Alfred Kordelin (6 November 1868, Rauma – 7 November 1917, Mommila, Hausjärvi) was a Finnish industrialist, businessman, entrepreneur, and a major philanthropist. Kordelin was one of the richest Finnish entrepreneurs of his time.
Kordelin had little formal education. He was the son of a poor seaman from Rauma. Kordelin invested wisely in the fields of weaving, shipbuilding and metalworking, becoming one of Finland's richest men. Risto Ryti, who later became President of Finland, was Alfred Kordelin's legal advisor and close friend. Kordelin owned the Mommila and Jokioinen manor houses and a steammill in Reposaari. He invested a large amount of money in different companies. He built a summerhouse in Naantali, called Kultaranta. Kultaranta is currently owned by the Government of Finland, and used as the President's summer residence. Kordelin himself spent only one summer at Kultaranta. On 7 November 1917, Kordelin was kidnapped by a group of Red Guards and was murdered by a Russian sailor in the so-called Mommila skirmish that followed.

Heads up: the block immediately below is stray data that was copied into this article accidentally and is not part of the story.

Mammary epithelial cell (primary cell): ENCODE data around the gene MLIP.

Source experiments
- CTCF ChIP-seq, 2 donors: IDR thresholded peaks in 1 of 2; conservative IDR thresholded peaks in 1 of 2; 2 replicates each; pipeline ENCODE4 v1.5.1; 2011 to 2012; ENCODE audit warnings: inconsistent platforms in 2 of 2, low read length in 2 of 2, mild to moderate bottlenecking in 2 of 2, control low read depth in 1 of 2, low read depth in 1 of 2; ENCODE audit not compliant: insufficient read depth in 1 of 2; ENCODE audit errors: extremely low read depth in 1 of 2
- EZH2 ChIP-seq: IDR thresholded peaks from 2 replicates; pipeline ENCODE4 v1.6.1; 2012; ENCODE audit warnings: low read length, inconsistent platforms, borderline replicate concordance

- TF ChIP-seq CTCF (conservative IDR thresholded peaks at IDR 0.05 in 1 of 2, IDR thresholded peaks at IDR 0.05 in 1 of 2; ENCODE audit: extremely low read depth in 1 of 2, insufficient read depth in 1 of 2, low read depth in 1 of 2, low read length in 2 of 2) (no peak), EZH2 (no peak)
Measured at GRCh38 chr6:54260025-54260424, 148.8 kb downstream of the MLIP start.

Kordelin was not married and was childless. Upon his death he bequeathed all his property to a Finnish cultural foundation in his will. With this money the Alfred Kordelin Foundation was later founded. The foundation gives out several million euros annually in grants and awards to promote literature, science, art, and public education in Finland.
He was buried in Rauma on a chapel which was drawn by Finnish architect Lars Sonck.